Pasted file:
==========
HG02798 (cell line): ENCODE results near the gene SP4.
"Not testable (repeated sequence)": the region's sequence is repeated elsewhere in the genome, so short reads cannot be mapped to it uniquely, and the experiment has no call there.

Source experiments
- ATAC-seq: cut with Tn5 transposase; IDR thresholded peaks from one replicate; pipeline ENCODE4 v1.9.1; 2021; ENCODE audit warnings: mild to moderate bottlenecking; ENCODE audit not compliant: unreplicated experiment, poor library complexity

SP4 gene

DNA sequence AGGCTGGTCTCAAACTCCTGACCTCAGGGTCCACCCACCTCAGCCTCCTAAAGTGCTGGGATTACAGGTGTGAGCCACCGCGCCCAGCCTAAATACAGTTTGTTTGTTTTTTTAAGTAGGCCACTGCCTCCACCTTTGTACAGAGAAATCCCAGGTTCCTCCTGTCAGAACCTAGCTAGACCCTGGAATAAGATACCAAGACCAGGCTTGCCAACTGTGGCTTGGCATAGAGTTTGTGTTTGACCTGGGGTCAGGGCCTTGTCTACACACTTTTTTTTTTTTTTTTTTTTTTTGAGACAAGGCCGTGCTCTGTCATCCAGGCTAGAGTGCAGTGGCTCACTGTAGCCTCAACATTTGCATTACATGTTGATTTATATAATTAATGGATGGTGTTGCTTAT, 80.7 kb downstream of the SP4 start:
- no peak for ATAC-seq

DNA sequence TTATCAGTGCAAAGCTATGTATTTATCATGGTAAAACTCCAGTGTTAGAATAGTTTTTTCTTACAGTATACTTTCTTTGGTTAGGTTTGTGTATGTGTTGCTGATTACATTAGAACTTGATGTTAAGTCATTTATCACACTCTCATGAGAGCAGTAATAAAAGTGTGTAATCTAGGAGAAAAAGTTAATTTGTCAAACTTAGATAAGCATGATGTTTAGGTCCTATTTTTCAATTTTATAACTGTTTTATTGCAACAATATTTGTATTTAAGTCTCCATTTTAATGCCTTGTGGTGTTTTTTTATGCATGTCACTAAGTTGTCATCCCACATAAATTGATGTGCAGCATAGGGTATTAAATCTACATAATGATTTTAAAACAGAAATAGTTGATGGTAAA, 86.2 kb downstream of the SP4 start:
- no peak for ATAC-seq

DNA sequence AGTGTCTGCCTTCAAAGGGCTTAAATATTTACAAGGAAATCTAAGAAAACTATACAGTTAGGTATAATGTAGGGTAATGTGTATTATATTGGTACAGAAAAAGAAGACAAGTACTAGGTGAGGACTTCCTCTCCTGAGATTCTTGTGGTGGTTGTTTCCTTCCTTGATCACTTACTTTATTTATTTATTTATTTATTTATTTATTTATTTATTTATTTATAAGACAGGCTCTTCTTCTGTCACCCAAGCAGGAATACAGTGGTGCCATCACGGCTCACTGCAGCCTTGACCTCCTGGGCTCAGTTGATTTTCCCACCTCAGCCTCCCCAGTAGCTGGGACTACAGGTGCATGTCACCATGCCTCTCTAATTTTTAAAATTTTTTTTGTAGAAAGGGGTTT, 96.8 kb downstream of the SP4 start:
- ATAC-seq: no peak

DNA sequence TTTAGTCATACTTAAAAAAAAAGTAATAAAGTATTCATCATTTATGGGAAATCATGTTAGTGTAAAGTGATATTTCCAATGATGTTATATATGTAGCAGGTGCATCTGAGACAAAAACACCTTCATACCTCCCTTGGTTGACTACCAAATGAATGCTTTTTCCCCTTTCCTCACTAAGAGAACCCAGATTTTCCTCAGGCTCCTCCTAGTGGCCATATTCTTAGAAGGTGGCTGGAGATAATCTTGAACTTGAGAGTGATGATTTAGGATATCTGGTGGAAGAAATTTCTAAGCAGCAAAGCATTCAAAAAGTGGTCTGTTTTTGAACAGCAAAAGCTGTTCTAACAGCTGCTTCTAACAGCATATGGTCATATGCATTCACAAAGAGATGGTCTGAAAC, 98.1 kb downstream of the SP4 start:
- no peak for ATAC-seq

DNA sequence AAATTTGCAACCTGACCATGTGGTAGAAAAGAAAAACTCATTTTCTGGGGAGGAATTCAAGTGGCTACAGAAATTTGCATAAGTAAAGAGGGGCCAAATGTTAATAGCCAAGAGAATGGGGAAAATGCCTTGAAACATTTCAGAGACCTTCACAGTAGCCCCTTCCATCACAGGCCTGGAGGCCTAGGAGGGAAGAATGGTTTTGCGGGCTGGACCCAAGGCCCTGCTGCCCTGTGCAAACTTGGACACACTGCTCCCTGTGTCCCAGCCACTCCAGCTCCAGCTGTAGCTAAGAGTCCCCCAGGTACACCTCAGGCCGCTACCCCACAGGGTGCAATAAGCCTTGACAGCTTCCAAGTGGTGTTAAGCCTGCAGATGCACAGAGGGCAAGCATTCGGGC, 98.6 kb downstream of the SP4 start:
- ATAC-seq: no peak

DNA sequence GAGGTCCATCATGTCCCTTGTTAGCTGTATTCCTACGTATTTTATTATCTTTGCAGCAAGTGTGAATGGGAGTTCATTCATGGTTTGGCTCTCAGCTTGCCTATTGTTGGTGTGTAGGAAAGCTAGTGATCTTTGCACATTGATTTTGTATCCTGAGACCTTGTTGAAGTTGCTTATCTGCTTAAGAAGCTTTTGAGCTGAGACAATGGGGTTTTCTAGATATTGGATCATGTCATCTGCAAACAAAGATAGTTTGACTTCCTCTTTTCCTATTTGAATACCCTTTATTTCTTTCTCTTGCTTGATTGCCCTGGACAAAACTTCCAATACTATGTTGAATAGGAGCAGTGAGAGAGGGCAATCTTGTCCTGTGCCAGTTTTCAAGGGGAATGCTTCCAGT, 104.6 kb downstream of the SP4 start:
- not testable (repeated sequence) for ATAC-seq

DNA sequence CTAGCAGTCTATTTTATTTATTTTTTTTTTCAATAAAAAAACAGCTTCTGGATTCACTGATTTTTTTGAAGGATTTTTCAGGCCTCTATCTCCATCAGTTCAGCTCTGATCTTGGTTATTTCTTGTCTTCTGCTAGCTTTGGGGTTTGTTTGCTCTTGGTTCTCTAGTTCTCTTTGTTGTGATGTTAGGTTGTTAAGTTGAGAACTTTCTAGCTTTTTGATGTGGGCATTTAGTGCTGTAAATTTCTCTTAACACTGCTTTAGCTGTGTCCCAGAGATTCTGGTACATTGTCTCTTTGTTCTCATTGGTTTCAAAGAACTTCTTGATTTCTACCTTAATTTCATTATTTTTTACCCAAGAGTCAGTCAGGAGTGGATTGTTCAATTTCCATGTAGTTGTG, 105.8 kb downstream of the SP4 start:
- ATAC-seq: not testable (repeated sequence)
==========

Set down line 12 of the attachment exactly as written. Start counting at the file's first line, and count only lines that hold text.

DNA sequence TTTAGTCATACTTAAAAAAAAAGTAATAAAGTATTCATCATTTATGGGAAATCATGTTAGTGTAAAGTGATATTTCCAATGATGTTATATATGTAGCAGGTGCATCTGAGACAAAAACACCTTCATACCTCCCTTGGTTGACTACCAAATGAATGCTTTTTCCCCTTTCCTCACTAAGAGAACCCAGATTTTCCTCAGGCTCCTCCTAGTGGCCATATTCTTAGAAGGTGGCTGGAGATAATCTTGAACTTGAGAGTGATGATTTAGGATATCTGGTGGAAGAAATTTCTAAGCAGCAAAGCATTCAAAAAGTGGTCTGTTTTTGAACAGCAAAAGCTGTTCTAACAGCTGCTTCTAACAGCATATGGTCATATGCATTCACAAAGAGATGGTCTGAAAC, 98.1 kb downstream of the SP4 start: